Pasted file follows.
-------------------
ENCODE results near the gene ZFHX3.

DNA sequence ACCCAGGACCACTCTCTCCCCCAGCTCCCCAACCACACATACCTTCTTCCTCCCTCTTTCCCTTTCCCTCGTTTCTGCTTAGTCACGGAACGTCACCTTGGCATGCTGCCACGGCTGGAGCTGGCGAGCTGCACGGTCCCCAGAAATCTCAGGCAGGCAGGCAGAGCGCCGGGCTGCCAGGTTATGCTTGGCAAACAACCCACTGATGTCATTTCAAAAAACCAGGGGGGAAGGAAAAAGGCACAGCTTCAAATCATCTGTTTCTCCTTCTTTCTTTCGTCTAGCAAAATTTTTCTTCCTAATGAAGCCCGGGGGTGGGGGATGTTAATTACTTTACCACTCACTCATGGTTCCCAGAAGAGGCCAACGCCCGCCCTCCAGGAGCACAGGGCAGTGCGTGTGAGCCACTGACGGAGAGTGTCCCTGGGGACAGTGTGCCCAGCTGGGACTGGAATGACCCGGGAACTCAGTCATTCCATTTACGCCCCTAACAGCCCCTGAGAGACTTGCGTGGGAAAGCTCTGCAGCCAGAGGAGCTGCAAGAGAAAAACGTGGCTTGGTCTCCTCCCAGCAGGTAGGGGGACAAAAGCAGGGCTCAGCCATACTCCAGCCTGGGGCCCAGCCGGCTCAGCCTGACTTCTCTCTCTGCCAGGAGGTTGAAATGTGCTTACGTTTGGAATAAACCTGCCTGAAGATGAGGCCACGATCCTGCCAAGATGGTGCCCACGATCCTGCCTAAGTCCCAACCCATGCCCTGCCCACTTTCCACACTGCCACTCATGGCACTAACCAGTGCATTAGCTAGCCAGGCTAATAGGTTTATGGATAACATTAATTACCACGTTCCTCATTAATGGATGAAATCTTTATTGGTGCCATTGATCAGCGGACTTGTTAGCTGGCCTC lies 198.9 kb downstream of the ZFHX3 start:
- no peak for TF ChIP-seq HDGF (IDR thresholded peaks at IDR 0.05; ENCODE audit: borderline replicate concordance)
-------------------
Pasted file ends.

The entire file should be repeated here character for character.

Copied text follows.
ENCODE results near the gene ZFHX3.

DNA sequence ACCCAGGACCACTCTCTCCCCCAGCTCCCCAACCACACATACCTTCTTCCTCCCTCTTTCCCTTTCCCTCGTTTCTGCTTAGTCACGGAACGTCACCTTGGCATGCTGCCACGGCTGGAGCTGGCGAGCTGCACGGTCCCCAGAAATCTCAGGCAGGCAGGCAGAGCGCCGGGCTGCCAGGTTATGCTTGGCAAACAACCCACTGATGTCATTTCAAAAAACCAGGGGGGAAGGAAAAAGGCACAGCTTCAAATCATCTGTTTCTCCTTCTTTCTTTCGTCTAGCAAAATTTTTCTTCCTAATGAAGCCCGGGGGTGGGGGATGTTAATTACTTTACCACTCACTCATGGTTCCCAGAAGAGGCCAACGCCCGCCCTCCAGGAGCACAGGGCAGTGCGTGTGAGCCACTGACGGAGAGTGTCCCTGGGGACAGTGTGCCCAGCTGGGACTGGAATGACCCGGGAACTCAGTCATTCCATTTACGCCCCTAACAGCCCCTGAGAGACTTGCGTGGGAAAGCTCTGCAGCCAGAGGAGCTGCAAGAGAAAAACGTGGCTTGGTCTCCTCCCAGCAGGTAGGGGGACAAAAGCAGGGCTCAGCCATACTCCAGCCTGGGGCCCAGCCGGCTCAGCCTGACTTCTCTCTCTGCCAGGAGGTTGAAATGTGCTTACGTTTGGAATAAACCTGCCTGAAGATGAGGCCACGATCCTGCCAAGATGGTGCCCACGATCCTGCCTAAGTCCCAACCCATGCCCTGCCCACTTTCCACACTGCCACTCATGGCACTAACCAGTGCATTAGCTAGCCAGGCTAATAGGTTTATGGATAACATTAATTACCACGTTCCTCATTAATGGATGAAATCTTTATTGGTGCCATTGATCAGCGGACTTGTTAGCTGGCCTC lies 198.9 kb downstream of the ZFHX3 start:
- no peak for TF ChIP-seq HDGF (IDR thresholded peaks at IDR 0.05; ENCODE audit: borderline replicate concordance)